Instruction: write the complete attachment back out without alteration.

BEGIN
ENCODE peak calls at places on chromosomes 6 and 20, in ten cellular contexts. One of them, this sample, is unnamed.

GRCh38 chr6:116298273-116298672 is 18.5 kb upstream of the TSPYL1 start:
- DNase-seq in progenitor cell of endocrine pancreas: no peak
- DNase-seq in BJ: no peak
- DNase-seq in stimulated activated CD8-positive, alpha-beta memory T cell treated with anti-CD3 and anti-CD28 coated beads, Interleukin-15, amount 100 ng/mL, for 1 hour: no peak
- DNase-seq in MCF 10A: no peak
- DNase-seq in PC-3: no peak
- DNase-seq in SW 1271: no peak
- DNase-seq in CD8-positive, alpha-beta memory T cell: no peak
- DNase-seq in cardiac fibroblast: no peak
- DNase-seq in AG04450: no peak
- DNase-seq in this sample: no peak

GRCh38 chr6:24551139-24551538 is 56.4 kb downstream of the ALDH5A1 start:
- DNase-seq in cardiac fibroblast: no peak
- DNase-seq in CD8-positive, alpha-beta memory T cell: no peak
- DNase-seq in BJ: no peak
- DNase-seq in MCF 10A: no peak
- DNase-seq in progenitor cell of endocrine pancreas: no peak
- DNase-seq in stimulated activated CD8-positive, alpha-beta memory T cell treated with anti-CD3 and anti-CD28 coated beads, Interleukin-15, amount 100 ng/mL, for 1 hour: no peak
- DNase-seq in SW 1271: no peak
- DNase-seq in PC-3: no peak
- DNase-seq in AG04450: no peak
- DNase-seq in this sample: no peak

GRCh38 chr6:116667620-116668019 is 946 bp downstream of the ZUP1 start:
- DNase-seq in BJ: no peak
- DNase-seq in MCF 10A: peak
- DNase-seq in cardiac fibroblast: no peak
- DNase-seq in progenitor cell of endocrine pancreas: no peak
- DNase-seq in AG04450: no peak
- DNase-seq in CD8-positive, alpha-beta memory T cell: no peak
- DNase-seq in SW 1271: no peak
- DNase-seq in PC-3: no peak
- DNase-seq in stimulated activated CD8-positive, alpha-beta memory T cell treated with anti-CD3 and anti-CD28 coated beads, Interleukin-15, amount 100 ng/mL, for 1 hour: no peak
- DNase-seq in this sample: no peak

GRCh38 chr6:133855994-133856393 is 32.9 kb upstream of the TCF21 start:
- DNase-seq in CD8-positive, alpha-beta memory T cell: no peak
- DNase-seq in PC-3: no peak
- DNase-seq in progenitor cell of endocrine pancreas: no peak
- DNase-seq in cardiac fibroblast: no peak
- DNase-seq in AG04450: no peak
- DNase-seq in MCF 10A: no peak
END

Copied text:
ENCODE peak calls at places on chromosomes 6 and 20, in ten cellular contexts. One of them, this sample, is unnamed.

GRCh38 chr6:116298273-116298672 is 18.5 kb upstream of the TSPYL1 start:
- DNase-seq in progenitor cell of endocrine pancreas: no peak
- DNase-seq in BJ: no peak
- DNase-seq in stimulated activated CD8-positive, alpha-beta memory T cell treated with anti-CD3 and anti-CD28 coated beads, Interleukin-15, amount 100 ng/mL, for 1 hour: no peak
- DNase-seq in MCF 10A: no peak
- DNase-seq in PC-3: no peak
- DNase-seq in SW 1271: no peak
- DNase-seq in CD8-positive, alpha-beta memory T cell: no peak
- DNase-seq in cardiac fibroblast: no peak
- DNase-seq in AG04450: no peak
- DNase-seq in this sample: no peak

GRCh38 chr6:24551139-24551538 is 56.4 kb downstream of the ALDH5A1 start:
- DNase-seq in cardiac fibroblast: no peak
- DNase-seq in CD8-positive, alpha-beta memory T cell: no peak
- DNase-seq in BJ: no peak
- DNase-seq in MCF 10A: no peak
- DNase-seq in progenitor cell of endocrine pancreas: no peak
- DNase-seq in stimulated activated CD8-positive, alpha-beta memory T cell treated with anti-CD3 and anti-CD28 coated beads, Interleukin-15, amount 100 ng/mL, for 1 hour: no peak
- DNase-seq in SW 1271: no peak
- DNase-seq in PC-3: no peak
- DNase-seq in AG04450: no peak
- DNase-seq in this sample: no peak

GRCh38 chr6:116667620-116668019 is 946 bp downstream of the ZUP1 start:
- DNase-seq in BJ: no peak
- DNase-seq in MCF 10A: peak
- DNase-seq in cardiac fibroblast: no peak
- DNase-seq in progenitor cell of endocrine pancreas: no peak
- DNase-seq in AG04450: no peak
- DNase-seq in CD8-positive, alpha-beta memory T cell: no peak
- DNase-seq in SW 1271: no peak
- DNase-seq in PC-3: no peak
- DNase-seq in stimulated activated CD8-positive, alpha-beta memory T cell treated with anti-CD3 and anti-CD28 coated beads, Interleukin-15, amount 100 ng/mL, for 1 hour: no peak
- DNase-seq in this sample: no peak

GRCh38 chr6:133855994-133856393 is 32.9 kb upstream of the TCF21 start:
- DNase-seq in CD8-positive, alpha-beta memory T cell: no peak
- DNase-seq in PC-3: no peak
- DNase-seq in progenitor cell of endocrine pancreas: no peak
- DNase-seq in cardiac fibroblast: no peak
- DNase-seq in AG04450: no peak
- DNase-seq in MCF 10A: no peak